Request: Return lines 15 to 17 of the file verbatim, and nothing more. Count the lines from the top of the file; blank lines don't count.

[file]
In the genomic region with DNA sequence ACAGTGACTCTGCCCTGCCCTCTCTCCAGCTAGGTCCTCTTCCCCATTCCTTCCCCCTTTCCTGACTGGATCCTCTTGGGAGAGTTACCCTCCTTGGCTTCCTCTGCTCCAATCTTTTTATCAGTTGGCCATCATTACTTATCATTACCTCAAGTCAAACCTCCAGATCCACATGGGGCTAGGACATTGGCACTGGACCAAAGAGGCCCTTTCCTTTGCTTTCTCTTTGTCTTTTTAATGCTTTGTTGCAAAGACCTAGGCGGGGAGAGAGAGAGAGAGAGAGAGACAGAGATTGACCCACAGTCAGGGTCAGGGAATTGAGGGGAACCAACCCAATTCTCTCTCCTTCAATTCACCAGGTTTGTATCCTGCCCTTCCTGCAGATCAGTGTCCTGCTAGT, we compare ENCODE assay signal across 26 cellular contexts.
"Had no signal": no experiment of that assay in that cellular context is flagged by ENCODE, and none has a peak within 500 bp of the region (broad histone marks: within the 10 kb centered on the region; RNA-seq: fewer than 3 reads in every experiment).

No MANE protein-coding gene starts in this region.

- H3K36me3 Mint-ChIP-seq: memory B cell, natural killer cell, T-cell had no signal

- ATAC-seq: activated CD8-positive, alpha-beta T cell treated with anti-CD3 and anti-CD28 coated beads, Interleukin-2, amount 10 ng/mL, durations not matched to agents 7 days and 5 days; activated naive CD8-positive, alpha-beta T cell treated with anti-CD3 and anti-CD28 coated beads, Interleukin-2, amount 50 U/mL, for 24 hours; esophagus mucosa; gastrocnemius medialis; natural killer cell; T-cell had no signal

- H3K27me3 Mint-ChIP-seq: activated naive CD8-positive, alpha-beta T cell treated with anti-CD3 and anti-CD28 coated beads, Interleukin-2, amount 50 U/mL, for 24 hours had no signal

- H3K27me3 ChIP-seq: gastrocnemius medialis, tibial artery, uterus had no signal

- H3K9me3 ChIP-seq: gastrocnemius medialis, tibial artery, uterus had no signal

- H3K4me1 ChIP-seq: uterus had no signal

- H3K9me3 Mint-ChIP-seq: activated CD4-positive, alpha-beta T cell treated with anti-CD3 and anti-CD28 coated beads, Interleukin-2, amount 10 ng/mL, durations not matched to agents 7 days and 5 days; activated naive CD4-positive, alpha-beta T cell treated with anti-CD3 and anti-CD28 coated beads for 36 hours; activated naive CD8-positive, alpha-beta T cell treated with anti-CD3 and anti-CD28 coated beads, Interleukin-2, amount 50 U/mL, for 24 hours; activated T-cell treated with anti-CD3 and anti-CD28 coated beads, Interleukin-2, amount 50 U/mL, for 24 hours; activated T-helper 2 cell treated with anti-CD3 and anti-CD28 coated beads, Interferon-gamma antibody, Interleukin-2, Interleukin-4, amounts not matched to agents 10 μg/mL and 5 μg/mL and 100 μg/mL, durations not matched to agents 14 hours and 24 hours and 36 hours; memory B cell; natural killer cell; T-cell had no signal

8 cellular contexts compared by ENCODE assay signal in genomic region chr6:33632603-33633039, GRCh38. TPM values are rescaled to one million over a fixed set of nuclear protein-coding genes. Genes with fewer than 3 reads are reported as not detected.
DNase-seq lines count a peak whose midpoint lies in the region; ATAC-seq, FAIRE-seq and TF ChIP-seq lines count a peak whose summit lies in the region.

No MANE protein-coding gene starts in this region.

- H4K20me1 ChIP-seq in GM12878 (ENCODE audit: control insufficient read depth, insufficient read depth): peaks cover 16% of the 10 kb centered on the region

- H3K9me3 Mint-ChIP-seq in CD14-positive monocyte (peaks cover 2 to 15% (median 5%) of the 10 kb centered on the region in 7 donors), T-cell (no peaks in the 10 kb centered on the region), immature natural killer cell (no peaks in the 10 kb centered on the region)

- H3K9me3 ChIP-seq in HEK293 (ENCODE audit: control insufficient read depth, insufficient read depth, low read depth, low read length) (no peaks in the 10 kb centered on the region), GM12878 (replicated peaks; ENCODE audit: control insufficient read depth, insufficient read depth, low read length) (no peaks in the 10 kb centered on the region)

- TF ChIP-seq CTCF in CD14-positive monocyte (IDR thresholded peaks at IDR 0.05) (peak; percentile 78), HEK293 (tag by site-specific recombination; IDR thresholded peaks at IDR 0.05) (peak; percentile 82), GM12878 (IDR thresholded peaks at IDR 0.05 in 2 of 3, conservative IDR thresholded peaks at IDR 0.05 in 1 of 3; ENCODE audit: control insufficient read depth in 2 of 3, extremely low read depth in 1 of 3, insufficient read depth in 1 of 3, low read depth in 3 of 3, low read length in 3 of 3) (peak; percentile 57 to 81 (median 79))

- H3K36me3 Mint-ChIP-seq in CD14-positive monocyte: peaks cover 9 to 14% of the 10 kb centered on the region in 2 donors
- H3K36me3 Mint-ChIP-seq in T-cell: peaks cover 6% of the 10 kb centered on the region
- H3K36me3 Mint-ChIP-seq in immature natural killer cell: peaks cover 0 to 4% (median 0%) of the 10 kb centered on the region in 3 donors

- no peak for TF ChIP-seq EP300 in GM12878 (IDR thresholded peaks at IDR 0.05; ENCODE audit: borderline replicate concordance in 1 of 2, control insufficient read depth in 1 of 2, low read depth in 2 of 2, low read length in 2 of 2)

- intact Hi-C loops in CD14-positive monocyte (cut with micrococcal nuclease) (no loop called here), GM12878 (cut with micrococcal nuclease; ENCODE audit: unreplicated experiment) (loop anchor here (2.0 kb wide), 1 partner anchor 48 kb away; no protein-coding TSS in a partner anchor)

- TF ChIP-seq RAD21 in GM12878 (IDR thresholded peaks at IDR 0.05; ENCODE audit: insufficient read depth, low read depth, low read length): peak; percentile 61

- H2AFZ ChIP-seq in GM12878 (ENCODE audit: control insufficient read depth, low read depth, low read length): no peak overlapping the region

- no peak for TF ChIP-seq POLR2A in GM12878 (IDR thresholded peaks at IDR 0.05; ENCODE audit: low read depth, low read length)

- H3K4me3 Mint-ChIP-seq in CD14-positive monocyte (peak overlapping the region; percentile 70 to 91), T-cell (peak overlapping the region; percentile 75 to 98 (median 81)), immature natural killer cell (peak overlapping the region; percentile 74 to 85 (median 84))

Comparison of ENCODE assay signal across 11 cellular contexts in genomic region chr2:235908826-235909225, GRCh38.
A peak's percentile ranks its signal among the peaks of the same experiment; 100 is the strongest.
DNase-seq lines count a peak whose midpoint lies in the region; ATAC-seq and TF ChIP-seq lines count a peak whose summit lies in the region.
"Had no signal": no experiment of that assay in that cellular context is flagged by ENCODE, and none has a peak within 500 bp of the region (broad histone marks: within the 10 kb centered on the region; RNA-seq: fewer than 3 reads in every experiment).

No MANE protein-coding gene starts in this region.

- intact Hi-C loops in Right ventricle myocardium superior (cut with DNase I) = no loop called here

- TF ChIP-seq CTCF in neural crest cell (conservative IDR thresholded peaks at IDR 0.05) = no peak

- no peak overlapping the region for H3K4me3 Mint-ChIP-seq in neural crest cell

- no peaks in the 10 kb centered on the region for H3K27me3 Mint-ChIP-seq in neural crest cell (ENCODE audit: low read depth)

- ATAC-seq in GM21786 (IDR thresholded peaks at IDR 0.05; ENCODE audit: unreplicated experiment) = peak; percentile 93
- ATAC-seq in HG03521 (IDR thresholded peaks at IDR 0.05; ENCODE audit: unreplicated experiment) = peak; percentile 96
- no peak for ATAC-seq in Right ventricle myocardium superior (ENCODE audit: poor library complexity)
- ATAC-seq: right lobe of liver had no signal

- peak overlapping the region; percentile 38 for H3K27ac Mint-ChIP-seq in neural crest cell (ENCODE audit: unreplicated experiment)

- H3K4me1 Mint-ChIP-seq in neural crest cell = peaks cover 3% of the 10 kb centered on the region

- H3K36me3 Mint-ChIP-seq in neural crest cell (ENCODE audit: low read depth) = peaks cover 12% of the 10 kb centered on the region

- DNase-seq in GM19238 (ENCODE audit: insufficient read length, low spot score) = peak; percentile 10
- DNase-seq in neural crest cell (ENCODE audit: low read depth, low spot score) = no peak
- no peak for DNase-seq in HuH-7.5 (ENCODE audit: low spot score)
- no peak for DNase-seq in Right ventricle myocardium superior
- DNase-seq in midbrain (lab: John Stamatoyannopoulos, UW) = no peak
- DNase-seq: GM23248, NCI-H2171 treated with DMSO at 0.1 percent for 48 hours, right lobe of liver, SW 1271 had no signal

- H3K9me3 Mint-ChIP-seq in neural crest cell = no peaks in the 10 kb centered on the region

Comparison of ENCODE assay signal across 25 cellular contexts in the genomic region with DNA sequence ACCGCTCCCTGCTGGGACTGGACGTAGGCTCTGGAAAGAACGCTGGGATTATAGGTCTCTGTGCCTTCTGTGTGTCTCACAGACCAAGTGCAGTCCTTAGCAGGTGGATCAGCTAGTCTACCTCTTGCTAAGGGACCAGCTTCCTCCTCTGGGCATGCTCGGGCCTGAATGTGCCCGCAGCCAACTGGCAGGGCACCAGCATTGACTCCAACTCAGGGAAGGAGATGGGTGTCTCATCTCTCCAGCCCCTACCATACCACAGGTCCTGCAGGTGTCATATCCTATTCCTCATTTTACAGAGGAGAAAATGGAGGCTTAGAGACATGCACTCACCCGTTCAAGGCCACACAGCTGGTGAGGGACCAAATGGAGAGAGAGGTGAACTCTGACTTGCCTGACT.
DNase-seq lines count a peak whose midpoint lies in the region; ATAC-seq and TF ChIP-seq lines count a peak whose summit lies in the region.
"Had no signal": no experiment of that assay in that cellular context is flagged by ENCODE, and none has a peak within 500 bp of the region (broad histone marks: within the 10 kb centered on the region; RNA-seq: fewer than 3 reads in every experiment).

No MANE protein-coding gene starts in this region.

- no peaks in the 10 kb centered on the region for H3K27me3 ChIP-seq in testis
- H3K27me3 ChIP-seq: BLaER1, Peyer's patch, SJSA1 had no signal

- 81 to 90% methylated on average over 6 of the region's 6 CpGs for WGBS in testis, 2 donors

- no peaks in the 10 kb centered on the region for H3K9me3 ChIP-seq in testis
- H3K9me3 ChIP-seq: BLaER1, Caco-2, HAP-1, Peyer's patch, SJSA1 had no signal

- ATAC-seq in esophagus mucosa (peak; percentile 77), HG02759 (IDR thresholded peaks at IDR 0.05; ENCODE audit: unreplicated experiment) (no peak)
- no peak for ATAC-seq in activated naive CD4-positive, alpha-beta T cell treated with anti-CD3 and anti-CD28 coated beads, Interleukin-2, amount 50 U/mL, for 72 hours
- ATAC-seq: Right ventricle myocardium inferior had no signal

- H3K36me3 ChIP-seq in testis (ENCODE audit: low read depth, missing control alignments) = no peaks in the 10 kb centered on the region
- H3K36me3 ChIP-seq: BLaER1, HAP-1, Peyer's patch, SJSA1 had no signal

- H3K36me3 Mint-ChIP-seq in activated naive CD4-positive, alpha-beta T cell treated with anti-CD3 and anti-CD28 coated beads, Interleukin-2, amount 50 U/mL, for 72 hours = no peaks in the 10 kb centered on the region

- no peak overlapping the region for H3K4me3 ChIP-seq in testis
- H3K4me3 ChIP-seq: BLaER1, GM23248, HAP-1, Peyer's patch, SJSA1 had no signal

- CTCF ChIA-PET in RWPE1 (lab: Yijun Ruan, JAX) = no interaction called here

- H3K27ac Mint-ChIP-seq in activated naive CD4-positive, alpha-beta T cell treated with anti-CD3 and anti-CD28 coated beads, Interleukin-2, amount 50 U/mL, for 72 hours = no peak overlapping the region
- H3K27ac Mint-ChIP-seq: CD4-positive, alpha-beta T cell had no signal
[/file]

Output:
- H3K9me3 Mint-ChIP-seq in CD14-positive monocyte (peaks cover 2 to 15% (median 5%) of the 10 kb centered on the region in 7 donors), T-cell (no peaks in the 10 kb centered on the region), immature natural killer cell (no peaks in the 10 kb centered on the region)

- H3K9me3 ChIP-seq in HEK293 (ENCODE audit: control insufficient read depth, insufficient read depth, low read depth, low read length) (no peaks in the 10 kb centered on the region), GM12878 (replicated peaks; ENCODE audit: control insufficient read depth, insufficient read depth, low read length) (no peaks in the 10 kb centered on the region)

- TF ChIP-seq CTCF in CD14-positive monocyte (IDR thresholded peaks at IDR 0.05) (peak; percentile 78), HEK293 (tag by site-specific recombination; IDR thresholded peaks at IDR 0.05) (peak; percentile 82), GM12878 (IDR thresholded peaks at IDR 0.05 in 2 of 3, conservative IDR thresholded peaks at IDR 0.05 in 1 of 3; ENCODE audit: control insufficient read depth in 2 of 3, extremely low read depth in 1 of 3, insufficient read depth in 1 of 3, low read depth in 3 of 3, low read length in 3 of 3) (peak; percentile 57 to 81 (median 79))